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How to Get Birds to Nest in Your Yard

Updated on May 18, 2016

Bird House

Several families of wrens have nested in our yard every year for as long as I can remember. They usually prefer bird houses and often build more than one nest. They build decoy or 'fake' nests to mislead predators. The average size bird house that you find at garden shops or at art fairs seem to do quite nicely.

I've purchased bird houses over the years and have found that ceramic houses work best. Wood ones decay and sometimes require painting or sealing. However, our wrens seem to prefer natural, dried birdhouse gourds. You can grow these or purchase them on line or at farmers' markets.

The houses should be at least four feet off the ground. They should also be placed near a tree or shrub as the baby birds need a place to practice flying and landing and also protection from those pesky predators, i.e. hawks,cats,snakes.

I have bird houses all over the place, and they all seem to have occupants or fake nests in them all summer. I have one hanging in the thick of a wisteria vine, two on metal shepherds hooks (sold in garden shops), one is hanging from a branch in a white pine tree, one from a large lilac bush, and two from the lower branches of maple trees. I place the houses near or in my veggie garden and flower beds, as wrens eat insects and keep those pests to a minimum. I used to have problems with cabbage worms, but once the wrens moved in those problems were solved. I also have a decorative ceramic house on the cement ledge right outside our bedroom window. This was not the best choice as baby wrens are very vocal and even though a wren's song is lovely, it's not so great when they start singing at dawn on Sunday.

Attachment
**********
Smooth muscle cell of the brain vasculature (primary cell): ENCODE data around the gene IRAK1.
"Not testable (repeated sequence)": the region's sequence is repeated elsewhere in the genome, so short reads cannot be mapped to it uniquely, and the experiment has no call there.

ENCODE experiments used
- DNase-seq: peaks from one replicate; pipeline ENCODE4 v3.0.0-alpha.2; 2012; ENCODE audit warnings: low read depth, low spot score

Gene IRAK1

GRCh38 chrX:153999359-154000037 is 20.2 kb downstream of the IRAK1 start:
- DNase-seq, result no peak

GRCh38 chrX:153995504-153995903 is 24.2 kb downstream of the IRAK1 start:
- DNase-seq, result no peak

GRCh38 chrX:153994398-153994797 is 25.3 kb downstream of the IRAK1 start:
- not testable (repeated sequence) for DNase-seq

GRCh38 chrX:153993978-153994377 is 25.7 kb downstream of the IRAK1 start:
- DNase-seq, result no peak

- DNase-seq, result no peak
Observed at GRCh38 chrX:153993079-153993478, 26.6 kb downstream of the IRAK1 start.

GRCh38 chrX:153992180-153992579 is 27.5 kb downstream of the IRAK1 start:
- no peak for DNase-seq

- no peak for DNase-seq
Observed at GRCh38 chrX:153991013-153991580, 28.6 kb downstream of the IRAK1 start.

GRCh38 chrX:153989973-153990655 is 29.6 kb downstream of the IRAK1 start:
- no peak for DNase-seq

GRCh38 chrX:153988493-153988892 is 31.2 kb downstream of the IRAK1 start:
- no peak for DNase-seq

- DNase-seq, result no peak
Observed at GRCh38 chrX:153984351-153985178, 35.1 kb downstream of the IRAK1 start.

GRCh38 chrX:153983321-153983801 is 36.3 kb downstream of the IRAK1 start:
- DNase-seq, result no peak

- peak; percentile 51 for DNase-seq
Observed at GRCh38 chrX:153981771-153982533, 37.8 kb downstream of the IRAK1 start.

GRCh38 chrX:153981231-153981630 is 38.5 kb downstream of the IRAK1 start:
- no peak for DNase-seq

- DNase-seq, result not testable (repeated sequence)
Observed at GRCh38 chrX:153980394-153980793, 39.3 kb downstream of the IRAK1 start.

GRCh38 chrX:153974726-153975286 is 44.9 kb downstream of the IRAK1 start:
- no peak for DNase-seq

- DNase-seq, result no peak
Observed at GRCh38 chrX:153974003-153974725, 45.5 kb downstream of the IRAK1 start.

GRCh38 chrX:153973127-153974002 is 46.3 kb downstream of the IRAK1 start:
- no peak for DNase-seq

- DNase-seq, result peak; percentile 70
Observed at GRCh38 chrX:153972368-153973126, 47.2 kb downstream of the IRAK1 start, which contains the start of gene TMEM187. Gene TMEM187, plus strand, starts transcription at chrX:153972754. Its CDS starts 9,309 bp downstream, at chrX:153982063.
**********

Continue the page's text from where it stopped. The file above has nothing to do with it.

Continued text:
Place the bird houses near a water source or place a birdbath near the bird house. Fresh water is very important.

Growing bird food is much better than buying it. Plant a few berry bushes nearby - but be sure to keep raspberries in check or they'll take over your world. I also have a lot of plants that produce seeds in the fall - Sunflowers, Bee Balm, Perennial Phlox all provide plenty of food well into the winter. Also heritage roses produce rose hips for birds. Birds will also repay you by eating pesky insects that attack your veggie garden.

Wren's don't seem to mind people being around their homes, as long as you don't hang around too close for too long. Our wrens yell at us if we get to close!

We have robins nests and cardinals as well, and we only have one third of an acre. I counted three wren families, two robins' nests and at least two cardinal families on our property this year. I love the wrens the best, however, and hope this article helps you welcome wrens to your garden too!

Photo: Sometimes other critters move into bird houses, but they are helpful to your garden too!

"Wren's House" watercolor by Pat Merewether


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